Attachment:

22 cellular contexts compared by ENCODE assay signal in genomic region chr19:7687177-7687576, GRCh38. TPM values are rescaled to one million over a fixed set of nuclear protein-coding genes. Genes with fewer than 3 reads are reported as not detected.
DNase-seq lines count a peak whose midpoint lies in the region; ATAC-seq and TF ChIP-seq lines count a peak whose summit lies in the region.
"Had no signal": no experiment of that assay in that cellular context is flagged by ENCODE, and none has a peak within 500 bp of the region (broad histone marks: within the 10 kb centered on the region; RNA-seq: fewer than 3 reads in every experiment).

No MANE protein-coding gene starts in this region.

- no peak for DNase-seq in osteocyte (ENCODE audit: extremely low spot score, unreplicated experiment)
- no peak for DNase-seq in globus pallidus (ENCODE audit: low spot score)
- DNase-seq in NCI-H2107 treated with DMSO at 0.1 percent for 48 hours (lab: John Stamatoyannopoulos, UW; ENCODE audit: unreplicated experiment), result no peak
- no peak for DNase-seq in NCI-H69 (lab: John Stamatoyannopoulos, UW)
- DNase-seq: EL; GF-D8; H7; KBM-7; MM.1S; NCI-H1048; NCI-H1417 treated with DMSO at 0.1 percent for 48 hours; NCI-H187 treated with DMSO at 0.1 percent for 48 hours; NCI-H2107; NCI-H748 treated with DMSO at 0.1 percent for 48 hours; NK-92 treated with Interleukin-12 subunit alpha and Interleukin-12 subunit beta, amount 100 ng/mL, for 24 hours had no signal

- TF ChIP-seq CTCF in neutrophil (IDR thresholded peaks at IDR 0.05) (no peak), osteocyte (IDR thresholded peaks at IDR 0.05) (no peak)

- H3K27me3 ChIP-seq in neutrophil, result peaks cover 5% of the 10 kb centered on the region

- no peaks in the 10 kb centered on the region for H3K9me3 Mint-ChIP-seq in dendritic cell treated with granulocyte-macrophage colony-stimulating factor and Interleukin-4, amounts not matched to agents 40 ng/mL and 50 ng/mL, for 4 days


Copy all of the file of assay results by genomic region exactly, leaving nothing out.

22 cellular contexts compared by ENCODE assay signal in genomic region chr19:7687177-7687576, GRCh38. TPM values are rescaled to one million over a fixed set of nuclear protein-coding genes. Genes with fewer than 3 reads are reported as not detected.
DNase-seq lines count a peak whose midpoint lies in the region; ATAC-seq and TF ChIP-seq lines count a peak whose summit lies in the region.
"Had no signal": no experiment of that assay in that cellular context is flagged by ENCODE, and none has a peak within 500 bp of the region (broad histone marks: within the 10 kb centered on the region; RNA-seq: fewer than 3 reads in every experiment).

No MANE protein-coding gene starts in this region.

- no peak for DNase-seq in osteocyte (ENCODE audit: extremely low spot score, unreplicated experiment)
- no peak for DNase-seq in globus pallidus (ENCODE audit: low spot score)
- DNase-seq in NCI-H2107 treated with DMSO at 0.1 percent for 48 hours (lab: John Stamatoyannopoulos, UW; ENCODE audit: unreplicated experiment), result no peak
- no peak for DNase-seq in NCI-H69 (lab: John Stamatoyannopoulos, UW)
- DNase-seq: EL; GF-D8; H7; KBM-7; MM.1S; NCI-H1048; NCI-H1417 treated with DMSO at 0.1 percent for 48 hours; NCI-H187 treated with DMSO at 0.1 percent for 48 hours; NCI-H2107; NCI-H748 treated with DMSO at 0.1 percent for 48 hours; NK-92 treated with Interleukin-12 subunit alpha and Interleukin-12 subunit beta, amount 100 ng/mL, for 24 hours had no signal

- TF ChIP-seq CTCF in neutrophil (IDR thresholded peaks at IDR 0.05) (no peak), osteocyte (IDR thresholded peaks at IDR 0.05) (no peak)

- H3K27me3 ChIP-seq in neutrophil, result peaks cover 5% of the 10 kb centered on the region

- no peaks in the 10 kb centered on the region for H3K9me3 Mint-ChIP-seq in dendritic cell treated with granulocyte-macrophage colony-stimulating factor and Interleukin-4, amounts not matched to agents 40 ng/mL and 50 ng/mL, for 4 days